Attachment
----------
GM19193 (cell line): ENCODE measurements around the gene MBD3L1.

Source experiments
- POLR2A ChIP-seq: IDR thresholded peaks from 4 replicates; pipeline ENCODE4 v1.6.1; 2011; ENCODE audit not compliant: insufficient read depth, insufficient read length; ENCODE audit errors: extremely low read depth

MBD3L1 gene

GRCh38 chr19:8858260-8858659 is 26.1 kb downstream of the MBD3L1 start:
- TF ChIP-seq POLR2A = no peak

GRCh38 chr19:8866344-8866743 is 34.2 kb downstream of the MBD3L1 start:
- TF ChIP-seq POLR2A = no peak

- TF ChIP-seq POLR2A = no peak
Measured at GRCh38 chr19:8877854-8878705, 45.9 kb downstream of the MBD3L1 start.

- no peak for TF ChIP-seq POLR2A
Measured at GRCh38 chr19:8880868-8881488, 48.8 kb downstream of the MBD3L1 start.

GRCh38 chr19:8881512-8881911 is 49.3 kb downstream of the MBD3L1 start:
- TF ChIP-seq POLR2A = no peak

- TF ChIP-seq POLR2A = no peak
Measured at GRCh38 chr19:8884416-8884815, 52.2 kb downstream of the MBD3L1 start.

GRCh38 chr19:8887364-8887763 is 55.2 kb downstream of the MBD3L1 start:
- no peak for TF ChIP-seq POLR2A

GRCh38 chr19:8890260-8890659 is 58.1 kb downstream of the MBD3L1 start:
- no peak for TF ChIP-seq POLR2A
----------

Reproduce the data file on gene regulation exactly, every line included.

GM19193 (cell line): ENCODE measurements around the gene MBD3L1.

Source experiments
- POLR2A ChIP-seq: IDR thresholded peaks from 4 replicates; pipeline ENCODE4 v1.6.1; 2011; ENCODE audit not compliant: insufficient read depth, insufficient read length; ENCODE audit errors: extremely low read depth

MBD3L1 gene

GRCh38 chr19:8858260-8858659 is 26.1 kb downstream of the MBD3L1 start:
- TF ChIP-seq POLR2A = no peak

GRCh38 chr19:8866344-8866743 is 34.2 kb downstream of the MBD3L1 start:
- TF ChIP-seq POLR2A = no peak

- TF ChIP-seq POLR2A = no peak
Measured at GRCh38 chr19:8877854-8878705, 45.9 kb downstream of the MBD3L1 start.

- no peak for TF ChIP-seq POLR2A
Measured at GRCh38 chr19:8880868-8881488, 48.8 kb downstream of the MBD3L1 start.

GRCh38 chr19:8881512-8881911 is 49.3 kb downstream of the MBD3L1 start:
- TF ChIP-seq POLR2A = no peak

- TF ChIP-seq POLR2A = no peak
Measured at GRCh38 chr19:8884416-8884815, 52.2 kb downstream of the MBD3L1 start.

GRCh38 chr19:8887364-8887763 is 55.2 kb downstream of the MBD3L1 start:
- no peak for TF ChIP-seq POLR2A

GRCh38 chr19:8890260-8890659 is 58.1 kb downstream of the MBD3L1 start:
- no peak for TF ChIP-seq POLR2A